The Insulin Experiment: Who’s Counting Anymore?

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So, it’s 12:45 in the morning, my apartment is in a shambles (we’re about to move) and I am exhausted. How exhausted? I am sitting here staring at the “anymore” in the title and wondering if that’s really a word. Is it? Is it two words? A word at all? Whatever. I’m about to go to bed.

But I wanted to blog first, not just because it’s been a couple days, but because if I don’t write about these experiences, the frustration just keeps building up inside until the only reasonable option seems to be to burst into tears — and you know what? I’m tired of that. My pancreas doesn’t deserve this much attention. (The second option is to go to kickboxing class and punch the shit out of things — which I’ve been doing regularly as well.)

So. Here I am. Typing this blog entry in bed. I just noticed that my bedside table is a perfect indication of what my main interests in life are right now. It has on it: one glass of water. One large bottle orange-flavored glucose tablets (haven’t had to use them for a while). One blood-smeared diabetes log from my insulin workshop containing records of everything I’ve eaten, taken, felt and done for the past two weeks. One red case of glucagon. My continuous glucometer. A lancet and a bottle of test strips. And, to top it off, some bedtime reading: Michael Bliss’s classic, The Discovery of Insulin. Did I hear someone say I should get a life? (For what it’s worth, there’s a copy of Anne Lamott’s writing guide, Bird by Bird, underneath the insulin book. But I haven’t opened it in a while.) Oh, and also, mint foot cream. Because everyone needs that.

Anyway, like I said, it’s been a couple days since I’ve blogged. And I want to thank all the commenters who have left notes — it has been so, so nice to hear from people who know exactly what it feels like to eat a perfectly measured meal, take a perfectly measured insulin dose, and watch their blood sugar sky rocket. (And then wait . . . and wait . . . and wait for the “fast-acting” insulin to start doing something.) As luck would have it, that’s where I’m at now (high, that is, awaiting my Humalog), and where I’ve been since whenever it was I last wrote.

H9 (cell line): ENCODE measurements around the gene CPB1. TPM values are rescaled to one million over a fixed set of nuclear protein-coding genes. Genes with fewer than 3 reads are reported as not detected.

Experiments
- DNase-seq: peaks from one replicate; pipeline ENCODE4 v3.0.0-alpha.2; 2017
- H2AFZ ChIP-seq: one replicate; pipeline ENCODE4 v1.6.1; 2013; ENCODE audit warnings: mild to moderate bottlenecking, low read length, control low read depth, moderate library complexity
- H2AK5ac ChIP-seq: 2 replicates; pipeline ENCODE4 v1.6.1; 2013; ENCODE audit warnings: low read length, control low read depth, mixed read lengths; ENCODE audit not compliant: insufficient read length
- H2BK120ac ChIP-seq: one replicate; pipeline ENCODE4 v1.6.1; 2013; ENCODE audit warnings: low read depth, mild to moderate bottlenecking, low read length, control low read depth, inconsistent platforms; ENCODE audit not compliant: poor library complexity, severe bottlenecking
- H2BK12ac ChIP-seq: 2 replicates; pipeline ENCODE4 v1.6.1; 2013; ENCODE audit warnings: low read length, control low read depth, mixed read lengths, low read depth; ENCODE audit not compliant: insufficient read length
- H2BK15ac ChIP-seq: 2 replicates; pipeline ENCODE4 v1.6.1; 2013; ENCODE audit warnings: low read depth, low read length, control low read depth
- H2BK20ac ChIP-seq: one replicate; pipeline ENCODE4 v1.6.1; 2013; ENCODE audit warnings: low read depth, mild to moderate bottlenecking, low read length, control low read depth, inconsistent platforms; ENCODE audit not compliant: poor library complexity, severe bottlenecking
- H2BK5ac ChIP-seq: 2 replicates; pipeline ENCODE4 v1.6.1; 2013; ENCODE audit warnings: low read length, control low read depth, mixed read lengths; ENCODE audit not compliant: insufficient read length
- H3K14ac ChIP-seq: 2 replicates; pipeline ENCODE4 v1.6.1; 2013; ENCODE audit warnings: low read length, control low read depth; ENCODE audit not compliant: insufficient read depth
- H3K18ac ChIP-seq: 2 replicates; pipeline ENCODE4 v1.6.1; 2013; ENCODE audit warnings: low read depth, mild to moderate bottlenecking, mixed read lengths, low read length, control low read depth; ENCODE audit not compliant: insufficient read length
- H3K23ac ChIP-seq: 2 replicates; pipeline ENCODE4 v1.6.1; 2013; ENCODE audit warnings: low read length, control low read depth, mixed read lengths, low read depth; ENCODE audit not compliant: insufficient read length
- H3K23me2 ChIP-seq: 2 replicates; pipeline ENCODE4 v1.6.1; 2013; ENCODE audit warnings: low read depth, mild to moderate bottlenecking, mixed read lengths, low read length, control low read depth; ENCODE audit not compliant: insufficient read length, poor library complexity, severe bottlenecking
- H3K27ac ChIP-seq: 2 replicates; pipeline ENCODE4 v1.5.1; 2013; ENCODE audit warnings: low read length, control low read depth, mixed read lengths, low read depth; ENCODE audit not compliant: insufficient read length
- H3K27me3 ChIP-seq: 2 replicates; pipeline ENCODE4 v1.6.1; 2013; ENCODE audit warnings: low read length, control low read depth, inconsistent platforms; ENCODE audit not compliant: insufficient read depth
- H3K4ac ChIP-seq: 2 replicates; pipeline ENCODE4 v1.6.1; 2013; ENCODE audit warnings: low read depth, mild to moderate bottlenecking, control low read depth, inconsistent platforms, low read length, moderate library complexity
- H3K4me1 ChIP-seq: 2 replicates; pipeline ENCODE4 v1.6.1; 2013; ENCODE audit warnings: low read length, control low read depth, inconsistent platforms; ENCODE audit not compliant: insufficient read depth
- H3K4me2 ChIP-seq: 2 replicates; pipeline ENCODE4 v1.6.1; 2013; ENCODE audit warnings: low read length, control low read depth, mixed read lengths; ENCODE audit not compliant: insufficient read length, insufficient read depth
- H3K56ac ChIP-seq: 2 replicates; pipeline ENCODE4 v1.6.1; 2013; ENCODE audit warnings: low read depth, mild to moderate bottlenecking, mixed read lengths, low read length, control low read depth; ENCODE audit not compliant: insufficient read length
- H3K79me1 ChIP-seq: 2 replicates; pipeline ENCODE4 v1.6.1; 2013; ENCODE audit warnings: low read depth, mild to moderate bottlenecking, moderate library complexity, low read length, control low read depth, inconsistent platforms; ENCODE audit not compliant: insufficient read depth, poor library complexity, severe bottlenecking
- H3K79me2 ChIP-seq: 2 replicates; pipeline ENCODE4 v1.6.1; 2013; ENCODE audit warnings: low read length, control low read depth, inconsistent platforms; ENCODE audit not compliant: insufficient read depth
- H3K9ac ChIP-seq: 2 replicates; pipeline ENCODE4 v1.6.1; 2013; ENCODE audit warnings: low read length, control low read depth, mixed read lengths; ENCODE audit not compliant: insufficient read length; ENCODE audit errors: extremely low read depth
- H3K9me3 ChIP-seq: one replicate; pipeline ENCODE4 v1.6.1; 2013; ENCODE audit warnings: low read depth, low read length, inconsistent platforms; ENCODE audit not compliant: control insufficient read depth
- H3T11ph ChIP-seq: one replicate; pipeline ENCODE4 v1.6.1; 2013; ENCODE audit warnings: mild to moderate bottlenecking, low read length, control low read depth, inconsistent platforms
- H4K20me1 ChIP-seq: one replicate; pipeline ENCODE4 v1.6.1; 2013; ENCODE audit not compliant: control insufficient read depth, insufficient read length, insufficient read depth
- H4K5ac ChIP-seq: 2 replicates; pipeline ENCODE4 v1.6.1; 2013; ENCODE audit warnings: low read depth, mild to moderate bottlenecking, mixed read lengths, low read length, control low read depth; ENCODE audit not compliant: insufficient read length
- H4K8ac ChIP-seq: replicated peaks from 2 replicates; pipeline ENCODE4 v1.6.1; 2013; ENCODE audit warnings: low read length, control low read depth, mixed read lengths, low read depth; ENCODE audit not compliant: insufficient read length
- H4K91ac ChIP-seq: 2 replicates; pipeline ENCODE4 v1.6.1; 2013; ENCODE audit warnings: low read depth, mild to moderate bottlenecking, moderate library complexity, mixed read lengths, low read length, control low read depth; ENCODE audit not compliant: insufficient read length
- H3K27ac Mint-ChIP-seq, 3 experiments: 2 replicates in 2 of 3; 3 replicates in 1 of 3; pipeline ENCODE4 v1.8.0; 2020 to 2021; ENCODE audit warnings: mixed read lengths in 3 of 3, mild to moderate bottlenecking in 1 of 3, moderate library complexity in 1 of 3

To refresh your (er, my) memory, I believe the last thing I was trying was to cut out the Symlin to see whether eliminating one variable could help me figure out the puzzle of what the hell is going on with my blood sugars these days. I tried it over the weekend, and had no success: on day one, my banana and pb breakfast (again, measured on a freaking scale) sent me to 250 despite a 10-minute aerobic bike ride. On day two, I only hit around 170, sitting on my ass. Same banana. Same insulin ratio.  I don’t think those are what a scientist would call helpful results.

I also discovered that without the Symlin, my blood sugars were going even higher than they were earlier in the week — which makes sense, given that part of the point of the Symlin is to stop the liver from dumping excess glucose into the blood (thanks, liver — I really appreciate the help). I also felt hungry after meals, and was pretty convinced that if I kept that up, I’d regain all the weight I’ve lost since starting on the Symlin. And I’m sorry, but I don’t want to do that. I want to be healthy; I have no illusions of a super-skinny future, or developing an eating disorder in addition to diabetes. But I grew up in Manhattan, god damn it, and I find it very, very difficult to accept the circumference of my thighs, no matter how promising of a soccer career they could have provided. Right now I am happy with how I look, I am happy with how I feel (about my body, not my pancreas), and I DO NOT WANT TO EAT MORE CHOCOLATE!!